AN inspirational Dallam teen has won a prestigious sports award – despite once being laughed at for not being good at sports as his motor skills were delayed.

Khovan Hussein, who has autism, ADHD and Tourette’s syndrome, received the Rotary Clubs National Young Citizen Sports Hero Award for 2022.

He turned his ‘obsession’ with WWE into a passion for Brazilian Jiu Jitsu.

He was nominated by the head teacher at the specialist education school he attends in Newton-le-Willows called Lakeside School.

Warrington Guardian: Khovan was interviewed by BBC presenter Ellie Crisell Khovan was interviewed by BBC presenter Ellie Crisell

Khovan was diagnosed with autism at the age of two and ADHD aged six so was a pupil at a special needs nursery and then went on to a special needs unit for primary school.

During this time, children used to laugh at Khovan as they thought he wasn’t very good at sports – which was due to his motor skills – which used to ‘really upset’ him.

When he moved up to high school he was struggling a lot due to his needs so his mum Shireen decided to pull him out and home school him for a year.

Shireen said: “During that year I had him reassessed by speech therapy, a private occupational therapist as it was difficult to get a full profile assessment from the NHS occupational therapist at the time and an educational psychologist.

Warrington Guardian: Proud Khovan with his awardProud Khovan with his award

“Once I received all their assessment reports it was very clear that Khovan needed a school that could offer more specialised support.

“I applied for a position for him at Wargrave House School in Newton-le-Willows and our local authority agreed it would be a good suit for Khovan’s needs.

“He started there when he was 13 or 14 at the time.”

As he became a teenager, Khovan became ‘obsessed’ with WWE – he ‘lived and breathed’ the sport.

And according to Shireen, it ‘took over his life’.

Warrington Guardian: Khovan with BBC presenter Ellie Crisell Khovan with BBC presenter Ellie Crisell

“It’s common for autistic people to have restricted interests and it can be useful, but it can sometimes, like in Khovan’s case at the time, become so intense that it’s all they think and talk about,” Shireen added.

When Khovan was 15, Shireen joined a Brazillian Jiu Jitsu (BJJ) class and realised how similar it was to wrestling so decided to see if he would try the lesson out.

Despite not being sure how Khovan would cope as he struggles ‘tremendously’ in new and loud environments and with meeting new people, he fell in love with the sport.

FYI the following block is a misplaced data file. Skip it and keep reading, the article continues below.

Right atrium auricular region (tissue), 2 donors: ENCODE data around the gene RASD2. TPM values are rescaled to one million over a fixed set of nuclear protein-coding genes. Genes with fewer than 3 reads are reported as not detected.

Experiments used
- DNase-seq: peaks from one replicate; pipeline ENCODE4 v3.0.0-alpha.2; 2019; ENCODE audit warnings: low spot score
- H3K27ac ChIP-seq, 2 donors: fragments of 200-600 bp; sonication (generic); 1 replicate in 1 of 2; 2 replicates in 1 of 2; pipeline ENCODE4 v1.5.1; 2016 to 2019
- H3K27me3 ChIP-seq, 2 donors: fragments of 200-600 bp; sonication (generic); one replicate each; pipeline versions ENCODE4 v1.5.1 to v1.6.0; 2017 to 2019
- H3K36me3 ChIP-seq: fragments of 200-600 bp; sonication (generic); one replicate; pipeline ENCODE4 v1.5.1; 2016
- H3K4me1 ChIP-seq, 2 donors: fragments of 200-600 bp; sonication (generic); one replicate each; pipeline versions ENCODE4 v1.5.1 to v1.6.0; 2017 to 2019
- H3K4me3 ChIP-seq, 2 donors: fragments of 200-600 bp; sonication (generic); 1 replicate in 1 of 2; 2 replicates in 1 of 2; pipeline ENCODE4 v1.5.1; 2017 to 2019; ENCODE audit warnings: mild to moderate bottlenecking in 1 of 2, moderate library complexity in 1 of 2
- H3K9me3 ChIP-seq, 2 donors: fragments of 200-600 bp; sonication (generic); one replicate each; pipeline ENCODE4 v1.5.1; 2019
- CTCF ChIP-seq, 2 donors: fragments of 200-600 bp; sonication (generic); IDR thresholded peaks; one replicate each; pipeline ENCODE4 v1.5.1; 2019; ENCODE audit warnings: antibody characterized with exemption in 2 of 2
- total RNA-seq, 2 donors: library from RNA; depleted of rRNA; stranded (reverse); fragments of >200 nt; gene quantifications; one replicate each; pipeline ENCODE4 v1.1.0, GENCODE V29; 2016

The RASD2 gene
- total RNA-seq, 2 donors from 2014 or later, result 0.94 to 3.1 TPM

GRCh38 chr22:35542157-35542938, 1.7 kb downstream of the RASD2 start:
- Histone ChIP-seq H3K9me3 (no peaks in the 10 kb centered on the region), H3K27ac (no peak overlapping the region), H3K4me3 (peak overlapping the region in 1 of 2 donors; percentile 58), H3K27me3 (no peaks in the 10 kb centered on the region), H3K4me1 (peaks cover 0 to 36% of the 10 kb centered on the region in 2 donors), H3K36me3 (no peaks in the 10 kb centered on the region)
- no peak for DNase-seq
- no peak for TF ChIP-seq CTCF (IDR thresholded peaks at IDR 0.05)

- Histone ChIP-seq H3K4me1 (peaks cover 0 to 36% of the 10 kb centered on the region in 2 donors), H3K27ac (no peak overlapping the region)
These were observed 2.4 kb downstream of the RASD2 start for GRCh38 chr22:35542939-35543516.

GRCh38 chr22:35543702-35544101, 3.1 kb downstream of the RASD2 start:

His confidence slowly started to grow and then he then started to work with other students, talking to his coach and even asked Shireen if he could try a competition.

In his first competition, he got a bronze medal which gave him a ‘huge’ confidence boost.

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Khovan, who wears ear defenders in the competitions to help with sensory element, then began to complete more and stated winning gold medals.

Shireen said: “He was very determined in his BJJ and through that devolved self-awareness - that to be a good BJJ athlete you need to be healthy and take care of your body.

“That helped Khovan to learn that personal hygiene was important and so was healthy eating and taking his medication for his high blood pressure - something I’d always struggled to get him to do.”

Khovan’s self-awareness continued to grow as well as his confidence which he realised was down to the sport and fitness he was partaking in.

Warrington Guardian:

This then led to him starting to encourage others at his school and college to join him in fitness and martial art sessions with the hope that it would help them like it did with him.

Because of this, Khovan managed to secure a one-hour a week work experience placement at a gym nearby to his college.

He works as an assistant coach to teach some of the other students in his college.

As well as this, once a year for the past couple of years he has done solo fitness challenges to raise money for charity.

Exercising also helps with Khovan’s tics after he was diagnosed with Tourette’s syndrome at aged 17.

Reflecting on Khovan’s progress, Shireen said: “The younger years of Khovan, I spent being hit, kicked, bit, screamed at and he would run off whenever I took him out.

“Without sounding horrible it was an extremely difficult time of my life.

“He slept three to four hours a night at most as a toddler and young child.

“He would wake up and if I hadn’t heard him on time he would have turned the house upside down, pour food everywhere, rip wall paper, draw all over everything - I ended up sleeping on the hallway floor downstairs to make sure I heard him when he woke in the night.

“To see him now, and how much he has grown as a person is just phenomenal - he is amazing!

“I am so, so proud of him. Words cannot express.”

Khovan attended the Rotary Clubs awards ceremony at the Birmingham Natural Exhibition Centre with his mum, sister, and head teacher and class teacher.

The awards were opened by Ellie Crisell who also presented the award to Khovan and interviewed him.

Khovan added: “I am very happy and proud of myself that I won.

“It was an experience like no other. I really hope to continue to get others into sport no matter what their ability, background or age.

“I have set up a TikTok page and Instagram page to try and promote fitness.” 

To follow Khovan on TikTok search @khovanh and to find him on Instagram search @khovanhn